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Donning A New Set Of Gloves

Donning A New Set Of GlovesAfterrolling with the punches during a long career in the boxing promotionbusiness, Tufts graduate Lou DiBella is stepping out of the ringand into the diamond. Medford/Somerville,Mass.

Medford/Somerville, Mass. [01.20.05] After 15years in the boxing business, Tufts graduate Lou DiBella has seensome of the worst offenses in all of sports. As head of programmingfor HBO Sports, he gained a reputation for honesty as he triedto clean up the sport. Now it’s time for a new set of gloves– recently, DiBella headed a group of investors in the purchaseof the Norwich (Conn.) Navigators, a struggling minor league baseballteam.

“I thinkthere is more negativity and back stabbing in the world of boxingthan in most other places,” DiBella (A’82) told theHartford Courant. “Minor league baseball is a sportI view as one of the places where sports operates the way sportsshould. For me it’s a great personal opportunity for mymental health.”

DiBella will be teampresident and general partner of the Eastern League club.

After rising to thetop of the boxing profession, DiBella split with HBO in 2000 toform DiBella Entertainment. Despite his efforts to diversify hisbusiness, the company maintained a strong emphasis on boxing.Now, as DiBella is branching out, he is looking forward to theexperience.

“Letme put it this way,” DiBella told the Courant,“Whatever goes on in baseball will pale in comparison towhat I’m used to in boxing. I have 100 percent confidencethat nothing in minor league baseball is going to shock my sensibilities.”

DiBella not only knowsabout the grievous offenses in the boxing business, but he didsomething about it. He testified alongside Muhammad Ali in 2002to change the way boxing was run, in a reform effort spearheadedby Arizona Senator John McCain.

“Thatmovement has been stalled,” DiBella told the Courant.“I believe it’s necessary, but there are a lot offorces blocking that from happening.”

While always beingsomeone who was quick to stick his neck out for boxers, DiBellahas taken his own blows.. Just after leaving HBO, he was accusedby a former client and world middleweight champion of taking a$50,000 bribe while at the cable network. DiBella successfullydefended himself against the charge and was awarded $610,000 ina libel suit in December 2001.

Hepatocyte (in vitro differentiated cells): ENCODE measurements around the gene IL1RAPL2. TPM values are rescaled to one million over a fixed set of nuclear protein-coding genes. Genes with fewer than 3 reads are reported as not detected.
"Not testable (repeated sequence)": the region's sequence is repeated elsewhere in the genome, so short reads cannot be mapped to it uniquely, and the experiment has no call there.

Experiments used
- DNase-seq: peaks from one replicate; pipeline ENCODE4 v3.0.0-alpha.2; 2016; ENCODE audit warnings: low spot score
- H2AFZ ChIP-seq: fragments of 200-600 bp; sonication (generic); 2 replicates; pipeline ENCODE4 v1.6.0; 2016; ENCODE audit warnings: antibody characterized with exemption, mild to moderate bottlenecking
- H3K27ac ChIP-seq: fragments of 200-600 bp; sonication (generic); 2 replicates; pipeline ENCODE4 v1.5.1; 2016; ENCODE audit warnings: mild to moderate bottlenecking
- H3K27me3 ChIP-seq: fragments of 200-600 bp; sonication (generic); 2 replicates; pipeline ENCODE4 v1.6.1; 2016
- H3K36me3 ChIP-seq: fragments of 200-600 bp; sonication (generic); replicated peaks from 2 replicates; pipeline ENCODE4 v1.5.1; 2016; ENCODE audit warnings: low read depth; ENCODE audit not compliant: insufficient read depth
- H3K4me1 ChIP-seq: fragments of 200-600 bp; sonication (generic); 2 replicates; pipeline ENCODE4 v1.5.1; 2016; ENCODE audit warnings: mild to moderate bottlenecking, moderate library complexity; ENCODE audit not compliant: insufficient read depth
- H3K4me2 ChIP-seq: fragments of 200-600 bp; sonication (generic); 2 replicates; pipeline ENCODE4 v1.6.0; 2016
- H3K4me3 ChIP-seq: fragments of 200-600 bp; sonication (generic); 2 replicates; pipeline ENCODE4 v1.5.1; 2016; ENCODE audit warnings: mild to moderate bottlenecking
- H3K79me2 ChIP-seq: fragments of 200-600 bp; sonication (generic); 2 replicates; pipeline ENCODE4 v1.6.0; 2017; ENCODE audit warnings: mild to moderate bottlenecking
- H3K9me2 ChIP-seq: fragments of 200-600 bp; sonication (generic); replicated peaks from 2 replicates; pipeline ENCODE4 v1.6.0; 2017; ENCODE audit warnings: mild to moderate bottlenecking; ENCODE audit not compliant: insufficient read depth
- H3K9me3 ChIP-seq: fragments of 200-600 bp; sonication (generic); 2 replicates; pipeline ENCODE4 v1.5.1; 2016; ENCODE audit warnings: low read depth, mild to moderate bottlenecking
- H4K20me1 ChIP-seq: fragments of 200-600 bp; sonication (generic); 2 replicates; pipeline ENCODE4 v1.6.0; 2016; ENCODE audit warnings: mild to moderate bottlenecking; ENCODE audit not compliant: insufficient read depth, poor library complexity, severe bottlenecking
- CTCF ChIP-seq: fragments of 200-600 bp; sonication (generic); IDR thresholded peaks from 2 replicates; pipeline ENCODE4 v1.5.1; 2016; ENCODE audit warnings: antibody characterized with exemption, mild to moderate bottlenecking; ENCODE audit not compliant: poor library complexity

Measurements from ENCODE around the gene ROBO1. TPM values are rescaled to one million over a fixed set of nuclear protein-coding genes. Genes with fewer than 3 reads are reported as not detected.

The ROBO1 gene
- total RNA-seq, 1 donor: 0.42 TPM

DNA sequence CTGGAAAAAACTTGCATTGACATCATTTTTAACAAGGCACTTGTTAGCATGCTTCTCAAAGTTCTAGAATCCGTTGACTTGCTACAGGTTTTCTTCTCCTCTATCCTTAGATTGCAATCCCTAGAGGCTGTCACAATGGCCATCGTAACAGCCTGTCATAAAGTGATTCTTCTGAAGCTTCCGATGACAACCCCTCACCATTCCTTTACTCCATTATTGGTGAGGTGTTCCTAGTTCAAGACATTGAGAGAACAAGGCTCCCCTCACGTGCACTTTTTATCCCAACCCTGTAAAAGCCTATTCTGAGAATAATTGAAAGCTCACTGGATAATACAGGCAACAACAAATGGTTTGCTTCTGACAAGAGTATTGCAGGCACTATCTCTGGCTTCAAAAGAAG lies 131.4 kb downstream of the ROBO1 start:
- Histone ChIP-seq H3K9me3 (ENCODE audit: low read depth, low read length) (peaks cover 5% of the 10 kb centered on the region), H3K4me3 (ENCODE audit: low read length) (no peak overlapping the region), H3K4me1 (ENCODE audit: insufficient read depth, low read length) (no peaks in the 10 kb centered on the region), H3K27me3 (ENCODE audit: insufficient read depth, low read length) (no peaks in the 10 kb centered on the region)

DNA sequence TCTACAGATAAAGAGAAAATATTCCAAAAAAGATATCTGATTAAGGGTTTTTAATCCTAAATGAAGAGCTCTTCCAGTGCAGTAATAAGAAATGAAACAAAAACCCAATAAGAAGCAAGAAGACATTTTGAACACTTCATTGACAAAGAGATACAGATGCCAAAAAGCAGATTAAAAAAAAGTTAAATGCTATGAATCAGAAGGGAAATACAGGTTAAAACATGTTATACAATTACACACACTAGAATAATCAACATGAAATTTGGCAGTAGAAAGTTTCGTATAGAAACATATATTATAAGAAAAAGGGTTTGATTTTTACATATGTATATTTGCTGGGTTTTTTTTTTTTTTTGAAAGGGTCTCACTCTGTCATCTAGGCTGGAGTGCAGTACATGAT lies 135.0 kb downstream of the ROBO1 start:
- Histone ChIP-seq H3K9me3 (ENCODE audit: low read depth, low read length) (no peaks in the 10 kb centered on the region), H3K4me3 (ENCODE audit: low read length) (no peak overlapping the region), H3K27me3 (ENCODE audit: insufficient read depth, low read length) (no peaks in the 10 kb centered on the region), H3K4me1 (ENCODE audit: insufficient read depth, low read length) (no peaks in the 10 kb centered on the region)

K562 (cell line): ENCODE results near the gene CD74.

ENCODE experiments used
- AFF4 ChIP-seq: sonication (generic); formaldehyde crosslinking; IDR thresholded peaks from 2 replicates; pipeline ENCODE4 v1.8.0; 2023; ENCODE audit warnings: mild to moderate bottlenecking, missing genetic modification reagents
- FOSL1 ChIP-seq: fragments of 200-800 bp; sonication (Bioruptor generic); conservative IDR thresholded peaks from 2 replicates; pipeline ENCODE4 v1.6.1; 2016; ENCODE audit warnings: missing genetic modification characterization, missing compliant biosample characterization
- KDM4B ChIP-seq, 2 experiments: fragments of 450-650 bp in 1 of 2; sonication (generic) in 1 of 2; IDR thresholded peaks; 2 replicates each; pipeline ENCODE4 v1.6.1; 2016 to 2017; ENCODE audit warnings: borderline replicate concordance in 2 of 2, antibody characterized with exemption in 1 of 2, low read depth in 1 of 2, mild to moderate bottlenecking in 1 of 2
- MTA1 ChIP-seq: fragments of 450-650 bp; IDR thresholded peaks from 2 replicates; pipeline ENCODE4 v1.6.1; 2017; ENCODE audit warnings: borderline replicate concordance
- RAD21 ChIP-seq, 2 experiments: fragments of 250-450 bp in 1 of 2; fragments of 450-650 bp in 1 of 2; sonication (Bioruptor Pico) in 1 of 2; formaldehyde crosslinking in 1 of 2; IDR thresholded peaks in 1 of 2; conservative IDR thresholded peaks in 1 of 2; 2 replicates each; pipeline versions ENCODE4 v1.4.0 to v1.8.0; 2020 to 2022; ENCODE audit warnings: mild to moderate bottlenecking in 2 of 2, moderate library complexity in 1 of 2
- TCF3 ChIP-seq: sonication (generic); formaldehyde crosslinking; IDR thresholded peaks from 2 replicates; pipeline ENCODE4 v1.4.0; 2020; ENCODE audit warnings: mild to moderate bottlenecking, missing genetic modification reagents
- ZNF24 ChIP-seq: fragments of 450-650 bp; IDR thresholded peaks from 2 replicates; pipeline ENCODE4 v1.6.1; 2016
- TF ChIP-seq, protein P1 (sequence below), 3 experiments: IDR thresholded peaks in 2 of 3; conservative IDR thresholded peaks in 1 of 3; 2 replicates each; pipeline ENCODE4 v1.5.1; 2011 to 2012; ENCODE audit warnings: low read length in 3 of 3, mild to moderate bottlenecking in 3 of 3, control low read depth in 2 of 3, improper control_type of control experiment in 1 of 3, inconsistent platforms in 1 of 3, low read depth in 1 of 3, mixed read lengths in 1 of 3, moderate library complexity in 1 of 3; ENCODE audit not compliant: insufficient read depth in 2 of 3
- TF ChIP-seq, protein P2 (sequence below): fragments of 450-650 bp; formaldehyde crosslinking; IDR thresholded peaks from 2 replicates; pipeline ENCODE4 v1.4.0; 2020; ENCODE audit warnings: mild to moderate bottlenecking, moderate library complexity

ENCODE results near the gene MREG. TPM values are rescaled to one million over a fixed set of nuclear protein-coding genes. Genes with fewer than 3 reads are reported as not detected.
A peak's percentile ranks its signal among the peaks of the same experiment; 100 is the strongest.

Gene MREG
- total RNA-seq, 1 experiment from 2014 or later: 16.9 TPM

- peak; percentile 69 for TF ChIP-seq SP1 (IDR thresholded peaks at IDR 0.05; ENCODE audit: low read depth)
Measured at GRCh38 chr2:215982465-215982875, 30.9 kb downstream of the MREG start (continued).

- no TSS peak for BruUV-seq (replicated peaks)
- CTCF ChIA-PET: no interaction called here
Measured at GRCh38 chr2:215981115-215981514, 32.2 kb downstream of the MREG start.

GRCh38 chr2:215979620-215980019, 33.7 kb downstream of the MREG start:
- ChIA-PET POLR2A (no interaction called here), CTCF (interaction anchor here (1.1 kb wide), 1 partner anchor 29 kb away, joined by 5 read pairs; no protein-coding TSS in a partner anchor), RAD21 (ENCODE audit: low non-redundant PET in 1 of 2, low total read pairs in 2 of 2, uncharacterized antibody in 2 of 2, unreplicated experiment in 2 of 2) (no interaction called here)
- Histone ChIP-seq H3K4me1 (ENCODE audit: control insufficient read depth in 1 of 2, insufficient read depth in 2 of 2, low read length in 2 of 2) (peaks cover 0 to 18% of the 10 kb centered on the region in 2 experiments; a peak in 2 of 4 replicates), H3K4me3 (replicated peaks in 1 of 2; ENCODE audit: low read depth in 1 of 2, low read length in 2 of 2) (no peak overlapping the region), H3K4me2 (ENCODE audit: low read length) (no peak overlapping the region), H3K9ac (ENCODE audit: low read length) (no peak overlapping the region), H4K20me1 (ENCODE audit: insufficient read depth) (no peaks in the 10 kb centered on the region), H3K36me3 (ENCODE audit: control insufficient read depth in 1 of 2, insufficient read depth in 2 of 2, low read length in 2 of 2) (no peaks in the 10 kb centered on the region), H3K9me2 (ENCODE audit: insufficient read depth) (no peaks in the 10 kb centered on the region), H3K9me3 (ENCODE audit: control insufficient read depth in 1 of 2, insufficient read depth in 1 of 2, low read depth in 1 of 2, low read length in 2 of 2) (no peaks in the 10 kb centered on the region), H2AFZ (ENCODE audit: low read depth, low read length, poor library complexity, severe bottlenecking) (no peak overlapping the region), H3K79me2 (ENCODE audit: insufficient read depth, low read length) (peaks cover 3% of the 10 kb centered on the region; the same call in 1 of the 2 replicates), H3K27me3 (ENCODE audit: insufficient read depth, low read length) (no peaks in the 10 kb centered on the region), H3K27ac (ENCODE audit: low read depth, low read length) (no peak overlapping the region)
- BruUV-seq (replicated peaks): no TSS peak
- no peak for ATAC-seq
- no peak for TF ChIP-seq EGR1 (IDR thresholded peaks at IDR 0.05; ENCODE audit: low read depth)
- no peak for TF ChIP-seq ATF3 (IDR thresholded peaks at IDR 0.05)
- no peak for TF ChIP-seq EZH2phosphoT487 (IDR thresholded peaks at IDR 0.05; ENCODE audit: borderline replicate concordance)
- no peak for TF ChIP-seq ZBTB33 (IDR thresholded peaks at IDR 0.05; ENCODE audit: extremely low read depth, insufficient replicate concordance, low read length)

“Tohave him lie in a way that would impact my reputation and credibilityin the worst possible, that just blew my mind,” DiBellatold the Courant. “It made me far less trustingas a promoter. I’m still pro-fighter. That being said, Ilearned the hard way you have to be careful and watch your backat all times in the sport of boxing.”

Despite this setback,DiBella has maintained a strong reputation as a promoter.

“Somepromoters you have to watch closely,” Paul Munick, vicepresident of sports entertainment at Mohegan Sun told the Courant.“Lou has been fine and plays by all the rules. Has he filledthe building for us? No. Has he gotten us some good fights andsome television exposure? Yes. He has delivered. He is one ofour favorite promoters, I can say that.”

Even with his successin boxing, DiBella is excited to turn his attention to his newventure.

“Baseball andboxing have always been my two sports loves my whole life,”he said.

Drawing from his promotingexperience, DiBella has many ideas to improve support for hisnew baseball team.

“Theteam got tremendous support from the community in the early days,but that sort of stopped.” he told the Courant.“If the community wants the team here, they have to showit.”

Also DiBella plansto write a book chronicling his many adventures in boxing.

“I’veseen everything you can imagine,” he said. “I can’tlimit it to one story. I’ve used the analogy of it likebeing like Dodge City. I spent 15 years in Dodge City. That givesme a lot of stories.”




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